Protect Babies From Whooping Cough

By  | 

News Release: Florida Department of Health

Tallahassee--The Florida Department of Health in Leon County (DOH-Leon) urges parents to protect their babies from whooping cough (i.e., pertussis) by creating a circle of protection around their babies. There have been six confirmed cases linked to a single daycare center in Leon County since September.

Whooping cough is a contagious respiratory disease that causes rapid, spasmodic coughing sometimes followed by a characteristic intake of breath that sounds like a “whoop.”

It is easily spread from person to person when someone with the bacterium coughs or sneezes nearby and another person breathes in the airborne droplets. People can also catch it by touching discharges from the nose or throat of an infected person.

Whooping cough begins as a mild upper respiratory infection. The first symptoms are like those of a cold, including sneezing, runny nose, low-grade fever and a mild cough. Within 2 weeks, the cough usually becomes much worse. The violent coughing spells are worse at night and can last for as long as 1 to 2 months. The spells can make it hard for a child to eat, drink or even breathe.

The circle of protection should include everyone around a baby, including the baby: parents, brothers and sisters, childcare providers and grandparents. All of these caregivers need whooping cough vaccine to protect the baby.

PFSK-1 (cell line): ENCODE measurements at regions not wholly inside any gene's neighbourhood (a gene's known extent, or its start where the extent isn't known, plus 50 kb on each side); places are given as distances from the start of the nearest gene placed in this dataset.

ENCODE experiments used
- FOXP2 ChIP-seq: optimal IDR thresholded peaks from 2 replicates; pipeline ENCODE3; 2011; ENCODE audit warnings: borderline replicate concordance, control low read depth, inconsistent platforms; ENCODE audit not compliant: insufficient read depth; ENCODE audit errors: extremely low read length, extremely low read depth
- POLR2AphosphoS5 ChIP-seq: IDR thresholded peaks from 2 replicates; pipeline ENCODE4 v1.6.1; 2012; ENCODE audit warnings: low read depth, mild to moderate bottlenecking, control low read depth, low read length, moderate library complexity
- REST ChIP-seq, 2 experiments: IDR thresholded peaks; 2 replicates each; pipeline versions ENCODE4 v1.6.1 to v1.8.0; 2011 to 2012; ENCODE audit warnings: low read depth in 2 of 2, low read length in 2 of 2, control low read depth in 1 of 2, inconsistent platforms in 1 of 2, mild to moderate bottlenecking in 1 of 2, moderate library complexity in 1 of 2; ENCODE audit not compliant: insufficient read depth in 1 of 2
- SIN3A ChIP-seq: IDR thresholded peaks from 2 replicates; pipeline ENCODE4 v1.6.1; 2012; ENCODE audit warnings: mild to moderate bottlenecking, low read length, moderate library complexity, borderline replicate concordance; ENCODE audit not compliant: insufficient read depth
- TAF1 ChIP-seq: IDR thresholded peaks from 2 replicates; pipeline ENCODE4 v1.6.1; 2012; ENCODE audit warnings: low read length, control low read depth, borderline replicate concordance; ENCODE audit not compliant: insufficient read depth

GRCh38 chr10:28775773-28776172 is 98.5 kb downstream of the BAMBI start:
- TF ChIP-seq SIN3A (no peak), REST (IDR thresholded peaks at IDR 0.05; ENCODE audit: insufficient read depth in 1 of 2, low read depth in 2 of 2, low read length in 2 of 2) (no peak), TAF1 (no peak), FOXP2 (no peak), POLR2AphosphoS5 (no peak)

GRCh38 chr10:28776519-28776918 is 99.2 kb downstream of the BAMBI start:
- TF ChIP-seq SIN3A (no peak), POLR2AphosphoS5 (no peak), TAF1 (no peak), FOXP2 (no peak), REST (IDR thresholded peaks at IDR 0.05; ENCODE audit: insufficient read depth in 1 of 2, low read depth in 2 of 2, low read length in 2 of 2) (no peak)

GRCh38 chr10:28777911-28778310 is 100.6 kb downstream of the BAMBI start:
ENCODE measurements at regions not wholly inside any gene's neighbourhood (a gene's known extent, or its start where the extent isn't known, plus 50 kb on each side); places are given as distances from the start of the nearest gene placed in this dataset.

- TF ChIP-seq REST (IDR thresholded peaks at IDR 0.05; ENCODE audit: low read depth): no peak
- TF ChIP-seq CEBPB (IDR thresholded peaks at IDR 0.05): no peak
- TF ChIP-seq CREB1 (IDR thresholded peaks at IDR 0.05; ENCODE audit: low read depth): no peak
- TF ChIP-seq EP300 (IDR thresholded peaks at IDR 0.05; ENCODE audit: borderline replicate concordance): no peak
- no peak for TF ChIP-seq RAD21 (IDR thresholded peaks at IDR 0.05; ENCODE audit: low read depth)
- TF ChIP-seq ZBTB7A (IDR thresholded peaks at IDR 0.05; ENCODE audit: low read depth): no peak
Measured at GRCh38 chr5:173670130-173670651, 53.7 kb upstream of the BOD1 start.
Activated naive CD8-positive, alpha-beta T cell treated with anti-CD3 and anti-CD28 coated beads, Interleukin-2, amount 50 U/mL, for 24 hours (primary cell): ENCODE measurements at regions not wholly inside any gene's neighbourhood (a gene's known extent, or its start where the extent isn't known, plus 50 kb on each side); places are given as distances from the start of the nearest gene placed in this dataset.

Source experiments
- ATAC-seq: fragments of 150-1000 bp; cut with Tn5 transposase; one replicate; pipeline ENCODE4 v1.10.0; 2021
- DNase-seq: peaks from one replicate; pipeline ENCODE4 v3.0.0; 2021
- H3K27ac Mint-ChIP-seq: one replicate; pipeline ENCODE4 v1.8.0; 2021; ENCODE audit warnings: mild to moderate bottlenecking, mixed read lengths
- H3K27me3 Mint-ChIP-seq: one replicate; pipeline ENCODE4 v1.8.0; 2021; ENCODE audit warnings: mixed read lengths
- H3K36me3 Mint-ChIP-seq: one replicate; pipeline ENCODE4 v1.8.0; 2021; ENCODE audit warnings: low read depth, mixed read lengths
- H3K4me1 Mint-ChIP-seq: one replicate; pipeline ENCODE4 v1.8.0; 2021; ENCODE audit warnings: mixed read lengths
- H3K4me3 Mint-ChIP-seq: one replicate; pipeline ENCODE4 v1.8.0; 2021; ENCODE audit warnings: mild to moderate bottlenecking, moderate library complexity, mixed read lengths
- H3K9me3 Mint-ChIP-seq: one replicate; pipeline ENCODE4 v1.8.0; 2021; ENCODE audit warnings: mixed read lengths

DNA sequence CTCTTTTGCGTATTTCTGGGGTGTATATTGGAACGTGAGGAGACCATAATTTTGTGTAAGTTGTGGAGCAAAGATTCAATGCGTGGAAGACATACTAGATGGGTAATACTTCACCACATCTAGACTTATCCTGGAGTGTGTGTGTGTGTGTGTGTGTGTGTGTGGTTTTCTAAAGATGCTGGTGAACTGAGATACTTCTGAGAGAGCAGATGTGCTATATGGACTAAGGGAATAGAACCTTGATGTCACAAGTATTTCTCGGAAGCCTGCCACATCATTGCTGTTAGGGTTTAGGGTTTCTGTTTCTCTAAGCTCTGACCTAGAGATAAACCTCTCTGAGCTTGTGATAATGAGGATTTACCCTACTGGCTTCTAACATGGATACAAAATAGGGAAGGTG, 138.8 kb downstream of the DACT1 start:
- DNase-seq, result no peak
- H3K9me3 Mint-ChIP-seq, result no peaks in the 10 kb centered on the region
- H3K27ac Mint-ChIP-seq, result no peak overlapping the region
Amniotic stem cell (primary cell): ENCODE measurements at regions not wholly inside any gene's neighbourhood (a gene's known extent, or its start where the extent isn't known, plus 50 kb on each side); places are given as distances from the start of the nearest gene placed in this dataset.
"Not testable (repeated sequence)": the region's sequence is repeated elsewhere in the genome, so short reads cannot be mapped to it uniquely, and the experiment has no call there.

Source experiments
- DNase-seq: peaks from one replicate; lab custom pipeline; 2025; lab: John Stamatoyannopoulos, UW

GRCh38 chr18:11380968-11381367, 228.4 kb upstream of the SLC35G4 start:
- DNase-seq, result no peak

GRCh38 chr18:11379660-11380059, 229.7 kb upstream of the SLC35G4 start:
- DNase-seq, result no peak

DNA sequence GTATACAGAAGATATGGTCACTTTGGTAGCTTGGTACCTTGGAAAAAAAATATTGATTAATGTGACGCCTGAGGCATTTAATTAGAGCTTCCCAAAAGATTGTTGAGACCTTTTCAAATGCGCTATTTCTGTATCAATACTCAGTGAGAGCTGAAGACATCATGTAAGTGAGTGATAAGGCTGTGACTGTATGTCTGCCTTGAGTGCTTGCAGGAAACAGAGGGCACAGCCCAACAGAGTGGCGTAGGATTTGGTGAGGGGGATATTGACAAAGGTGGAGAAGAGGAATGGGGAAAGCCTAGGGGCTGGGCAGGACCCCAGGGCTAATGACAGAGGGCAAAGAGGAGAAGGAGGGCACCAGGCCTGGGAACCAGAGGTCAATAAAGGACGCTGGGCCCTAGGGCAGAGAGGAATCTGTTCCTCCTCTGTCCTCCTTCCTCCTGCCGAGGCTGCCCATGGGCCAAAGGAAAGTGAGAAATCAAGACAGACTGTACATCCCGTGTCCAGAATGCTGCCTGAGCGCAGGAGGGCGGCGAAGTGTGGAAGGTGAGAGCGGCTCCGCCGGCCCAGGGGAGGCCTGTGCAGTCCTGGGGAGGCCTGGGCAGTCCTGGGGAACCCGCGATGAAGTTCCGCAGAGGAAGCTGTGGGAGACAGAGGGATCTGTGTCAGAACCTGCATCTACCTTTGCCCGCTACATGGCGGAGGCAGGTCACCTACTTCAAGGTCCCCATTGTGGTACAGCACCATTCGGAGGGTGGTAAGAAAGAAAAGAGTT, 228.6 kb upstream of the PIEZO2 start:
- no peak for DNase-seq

Babies need all 5 doses of whooping cough vaccine on time. Your baby needs whooping cough vaccine at 2 months, 4 months, 6 months, 15-18 months and 4-6 years. Vaccines are available from your doctor’s office or DOH-Leon.

The vaccine is not 100% effective and immunity wanes over time. Vaccinated children may not have the typical signs and symptoms such as the “whooping” sound when they cough, but the vaccine protects them from severe disease. Booster doses are recommended for adults and pregnant women. It is now recommended that a pregnant woman receive a booster dose during the third trimester of every pregnancy to help protect her newborn child.

For more information, please call your doctor or DOH-Leon’s Nursing Program at 606-8010, or visit the Centers for Disease Control and Prevention’s webpage at.

Comments are posted from viewers like you and do not always reflect the views of this station. powered by Disqus